4 July 2015
Saturday 4 July 2015 (Canberra) – The Australian plant science industry welcomes the Federal Government’s Agricultural Competitiveness White Paper released by the Prime Minister the Hon Tony Abbott MP and the Minister for Agriculture the Hon Barnaby Joyce MP today. Australia’s agriculture industry has had tremendous success in the face of many challenges and the White Paper provides a clear vision supported by targeted policies to prepare for the opportunities and challenges that lie ahead.
“Four years ago I highlighted the importance of a long-term strategic vision for agriculture for the same reasons the nation has one for defence,” said CropLife Australia’s Chief Executive Officer, Matthew Cossey. “Minister Joyce should be congratulated for delivering a White Paper that sets appropriate policies for a healthy agriculture sector while ensuring innovation is encouraged and unhindered by onerous red-tape and unnecessary regulations.”
“While White Papers provide stability and long-term strategic focus, they are living documents and we should look to review and re-energise this document in five to eight years-time while maintaining focus on a competitive and sustainable agriculture industry. A bi-partisan approach to managing such a process is the key to long-term success for Australia’s agriculture industry and I congratulate Minister Joyce for driving this process.”
“We commend the funding of $20.4m allocated to further streamline agricultural and veterinary chemicals approval. It’s essential those funds go into real outcomes and not simply absorbed in administrative costs by the Department of Agriculture,” said Mr Cossey. “The pressure is directly on the Department to get real value from the funding.”
“The Minor Use and Specialty Crops program is still the single best investment for farmers to access essential crop protection tools and an allocation of some of this White Paper funding to the program would deliver a big return to the farming sector.”
“For some time the plant science industry and the farming sector has advocated for a program to address a number of inconsistencies in, and market failure caused by, the regulation of agricultural chemicals. This failure comes from the fact that the cost of regulating a crop protection product in Australia is three times more than in the United States even though the size of the Australian market is one-tenth the size of the United States’ market,” said Mr Cossey.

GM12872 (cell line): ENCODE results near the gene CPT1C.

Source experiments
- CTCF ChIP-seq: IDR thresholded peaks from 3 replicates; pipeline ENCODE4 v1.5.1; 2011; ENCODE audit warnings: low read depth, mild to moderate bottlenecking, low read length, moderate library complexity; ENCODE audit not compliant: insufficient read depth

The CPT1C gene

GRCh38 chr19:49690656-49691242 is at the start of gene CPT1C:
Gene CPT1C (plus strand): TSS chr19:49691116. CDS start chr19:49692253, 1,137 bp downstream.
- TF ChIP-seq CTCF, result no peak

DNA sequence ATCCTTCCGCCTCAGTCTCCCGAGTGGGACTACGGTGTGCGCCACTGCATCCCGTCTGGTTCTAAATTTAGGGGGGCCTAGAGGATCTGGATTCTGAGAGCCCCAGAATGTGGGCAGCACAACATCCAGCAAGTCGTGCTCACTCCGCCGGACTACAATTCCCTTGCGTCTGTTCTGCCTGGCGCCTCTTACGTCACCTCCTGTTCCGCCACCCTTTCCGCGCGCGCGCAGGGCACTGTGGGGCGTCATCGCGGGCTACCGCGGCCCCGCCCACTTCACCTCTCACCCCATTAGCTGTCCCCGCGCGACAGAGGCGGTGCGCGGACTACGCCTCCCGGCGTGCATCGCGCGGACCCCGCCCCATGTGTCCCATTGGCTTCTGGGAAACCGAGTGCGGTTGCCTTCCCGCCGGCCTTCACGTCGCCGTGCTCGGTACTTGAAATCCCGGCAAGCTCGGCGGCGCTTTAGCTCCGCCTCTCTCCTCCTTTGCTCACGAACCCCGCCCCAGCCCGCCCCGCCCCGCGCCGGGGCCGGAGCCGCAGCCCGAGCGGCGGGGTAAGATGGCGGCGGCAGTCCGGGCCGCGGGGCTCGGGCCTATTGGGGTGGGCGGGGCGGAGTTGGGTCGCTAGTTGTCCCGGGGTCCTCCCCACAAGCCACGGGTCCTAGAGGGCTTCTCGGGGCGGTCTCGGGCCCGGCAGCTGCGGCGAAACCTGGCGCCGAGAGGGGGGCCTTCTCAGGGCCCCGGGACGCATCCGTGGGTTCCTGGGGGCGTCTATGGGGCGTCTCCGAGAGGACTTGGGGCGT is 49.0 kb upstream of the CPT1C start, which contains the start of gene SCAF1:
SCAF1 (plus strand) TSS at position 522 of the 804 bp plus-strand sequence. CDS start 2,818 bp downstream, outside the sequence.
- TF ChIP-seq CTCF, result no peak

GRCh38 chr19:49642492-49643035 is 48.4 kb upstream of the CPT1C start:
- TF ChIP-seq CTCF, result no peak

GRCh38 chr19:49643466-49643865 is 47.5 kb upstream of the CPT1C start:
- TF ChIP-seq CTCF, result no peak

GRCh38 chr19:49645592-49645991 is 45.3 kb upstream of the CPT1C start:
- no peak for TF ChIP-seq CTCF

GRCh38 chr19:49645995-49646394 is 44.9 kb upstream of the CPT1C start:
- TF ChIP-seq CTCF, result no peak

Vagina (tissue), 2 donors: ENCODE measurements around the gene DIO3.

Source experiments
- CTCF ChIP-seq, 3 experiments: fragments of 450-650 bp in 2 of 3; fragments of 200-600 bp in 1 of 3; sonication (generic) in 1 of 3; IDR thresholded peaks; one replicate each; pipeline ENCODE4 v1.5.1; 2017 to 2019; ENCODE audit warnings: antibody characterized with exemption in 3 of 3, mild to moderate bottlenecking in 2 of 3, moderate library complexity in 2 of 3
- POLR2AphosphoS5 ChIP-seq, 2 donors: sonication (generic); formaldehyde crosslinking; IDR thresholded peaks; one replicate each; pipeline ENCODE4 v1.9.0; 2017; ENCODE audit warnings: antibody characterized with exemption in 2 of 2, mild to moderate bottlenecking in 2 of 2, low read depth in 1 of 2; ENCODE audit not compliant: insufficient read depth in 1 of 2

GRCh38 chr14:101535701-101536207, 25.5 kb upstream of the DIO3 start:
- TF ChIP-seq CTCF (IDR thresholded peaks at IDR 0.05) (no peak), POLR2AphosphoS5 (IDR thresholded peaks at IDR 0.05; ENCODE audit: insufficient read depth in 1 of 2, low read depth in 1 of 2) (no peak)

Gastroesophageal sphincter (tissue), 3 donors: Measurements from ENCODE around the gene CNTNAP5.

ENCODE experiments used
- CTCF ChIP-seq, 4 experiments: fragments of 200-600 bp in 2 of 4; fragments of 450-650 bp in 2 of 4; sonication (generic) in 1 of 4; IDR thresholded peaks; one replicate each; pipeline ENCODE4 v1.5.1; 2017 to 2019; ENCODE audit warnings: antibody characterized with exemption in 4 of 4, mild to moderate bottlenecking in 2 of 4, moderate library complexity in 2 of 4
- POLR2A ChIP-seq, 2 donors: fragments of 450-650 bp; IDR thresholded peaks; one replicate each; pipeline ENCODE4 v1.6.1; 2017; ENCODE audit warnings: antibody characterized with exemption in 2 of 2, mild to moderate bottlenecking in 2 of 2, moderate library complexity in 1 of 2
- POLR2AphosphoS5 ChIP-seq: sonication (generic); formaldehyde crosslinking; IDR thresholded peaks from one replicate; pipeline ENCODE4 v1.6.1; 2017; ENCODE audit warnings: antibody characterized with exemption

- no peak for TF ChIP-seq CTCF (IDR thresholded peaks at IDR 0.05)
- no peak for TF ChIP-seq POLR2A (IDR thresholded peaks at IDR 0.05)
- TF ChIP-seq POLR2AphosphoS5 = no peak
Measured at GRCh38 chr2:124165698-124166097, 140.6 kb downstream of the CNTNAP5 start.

“The government’s initial $8 million commitment to the Minor Use and Specialty Crops program was a responsible decision in the midst of last year’s tough federal budget. Similar programs in the United States have demonstrated that every dollar invested in a minor use program generates a net return to the economy of $500. Not only is the Minor Use and Specialty Crops program a smart investment that will increase the productivity of Australian agriculture, it stands to enable more environmentally friendly pest management practices.”
“The Australian plant science sector and agriculture industry more broadly simply needs a clear vision and stability in the regulatory environment to allow it to invest long-term and deliver outcomes for the nation. We commend the government for delivering a White Paper that is the foundation document to achieving that and we look forward to working with government and the broader farming sector to ensure the implementation of the vision in this document,” Mr Cossey concluded.